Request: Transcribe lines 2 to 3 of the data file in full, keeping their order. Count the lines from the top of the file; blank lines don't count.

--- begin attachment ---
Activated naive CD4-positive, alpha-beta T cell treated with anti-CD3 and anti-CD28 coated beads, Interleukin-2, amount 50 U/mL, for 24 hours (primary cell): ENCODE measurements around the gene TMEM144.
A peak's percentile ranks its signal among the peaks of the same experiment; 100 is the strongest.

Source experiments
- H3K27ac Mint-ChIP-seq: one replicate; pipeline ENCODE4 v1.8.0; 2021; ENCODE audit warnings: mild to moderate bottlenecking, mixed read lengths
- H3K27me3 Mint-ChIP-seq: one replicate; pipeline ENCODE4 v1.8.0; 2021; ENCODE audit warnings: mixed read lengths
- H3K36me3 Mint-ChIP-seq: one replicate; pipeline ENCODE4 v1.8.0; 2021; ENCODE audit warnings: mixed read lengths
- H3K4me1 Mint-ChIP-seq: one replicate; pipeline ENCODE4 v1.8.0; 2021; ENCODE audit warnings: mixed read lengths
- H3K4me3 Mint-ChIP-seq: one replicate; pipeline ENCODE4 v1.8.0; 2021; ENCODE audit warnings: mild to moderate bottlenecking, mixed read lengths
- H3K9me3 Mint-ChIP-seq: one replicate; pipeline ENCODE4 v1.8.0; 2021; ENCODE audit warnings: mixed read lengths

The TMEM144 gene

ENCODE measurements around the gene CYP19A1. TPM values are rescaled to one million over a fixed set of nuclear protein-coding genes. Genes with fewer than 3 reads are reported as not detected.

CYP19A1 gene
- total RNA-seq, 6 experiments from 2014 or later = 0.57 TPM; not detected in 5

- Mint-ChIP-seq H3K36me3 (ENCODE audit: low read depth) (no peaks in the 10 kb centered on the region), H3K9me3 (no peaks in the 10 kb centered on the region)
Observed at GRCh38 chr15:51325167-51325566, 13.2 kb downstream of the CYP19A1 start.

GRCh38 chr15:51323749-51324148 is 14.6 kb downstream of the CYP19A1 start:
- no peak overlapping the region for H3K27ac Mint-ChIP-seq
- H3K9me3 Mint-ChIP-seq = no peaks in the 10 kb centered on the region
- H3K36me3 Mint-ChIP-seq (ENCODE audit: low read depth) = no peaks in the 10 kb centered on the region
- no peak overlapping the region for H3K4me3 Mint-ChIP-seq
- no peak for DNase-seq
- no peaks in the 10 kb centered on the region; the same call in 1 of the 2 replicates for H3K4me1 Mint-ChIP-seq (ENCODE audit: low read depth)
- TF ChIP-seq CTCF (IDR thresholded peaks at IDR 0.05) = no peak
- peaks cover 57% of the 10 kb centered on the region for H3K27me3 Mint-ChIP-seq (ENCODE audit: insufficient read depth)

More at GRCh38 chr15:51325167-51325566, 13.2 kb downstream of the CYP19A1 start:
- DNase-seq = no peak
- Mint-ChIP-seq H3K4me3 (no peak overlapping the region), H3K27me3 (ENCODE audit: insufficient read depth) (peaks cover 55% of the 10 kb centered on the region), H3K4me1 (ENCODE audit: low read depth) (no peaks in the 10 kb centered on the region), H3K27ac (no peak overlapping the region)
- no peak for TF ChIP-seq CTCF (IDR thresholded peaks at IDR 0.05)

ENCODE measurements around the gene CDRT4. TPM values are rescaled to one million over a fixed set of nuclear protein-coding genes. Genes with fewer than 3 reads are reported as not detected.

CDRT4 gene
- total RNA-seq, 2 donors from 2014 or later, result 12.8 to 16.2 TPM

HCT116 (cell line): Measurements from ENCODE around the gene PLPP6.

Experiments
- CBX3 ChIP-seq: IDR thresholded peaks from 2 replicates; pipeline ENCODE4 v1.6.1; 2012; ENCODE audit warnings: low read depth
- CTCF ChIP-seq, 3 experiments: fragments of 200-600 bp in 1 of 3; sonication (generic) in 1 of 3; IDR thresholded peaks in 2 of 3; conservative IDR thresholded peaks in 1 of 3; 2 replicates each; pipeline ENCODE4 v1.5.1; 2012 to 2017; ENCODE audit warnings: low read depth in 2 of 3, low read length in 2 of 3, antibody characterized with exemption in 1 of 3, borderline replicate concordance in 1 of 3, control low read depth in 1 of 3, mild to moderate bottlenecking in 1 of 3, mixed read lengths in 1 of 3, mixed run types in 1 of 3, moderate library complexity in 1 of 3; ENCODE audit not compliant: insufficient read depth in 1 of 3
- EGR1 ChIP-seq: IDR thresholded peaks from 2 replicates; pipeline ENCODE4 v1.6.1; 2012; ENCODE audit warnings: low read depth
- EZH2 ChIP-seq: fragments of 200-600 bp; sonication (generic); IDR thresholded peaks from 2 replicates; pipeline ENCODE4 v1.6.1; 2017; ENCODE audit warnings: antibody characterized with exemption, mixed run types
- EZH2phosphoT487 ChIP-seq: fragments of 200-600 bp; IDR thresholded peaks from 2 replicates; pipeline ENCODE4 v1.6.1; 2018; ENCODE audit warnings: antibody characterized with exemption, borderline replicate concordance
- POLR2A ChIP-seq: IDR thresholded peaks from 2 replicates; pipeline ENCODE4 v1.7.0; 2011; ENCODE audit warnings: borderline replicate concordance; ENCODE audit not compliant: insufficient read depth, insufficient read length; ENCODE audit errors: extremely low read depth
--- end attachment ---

A peak's percentile ranks its signal among the peaks of the same experiment; 100 is the strongest.

Source experiments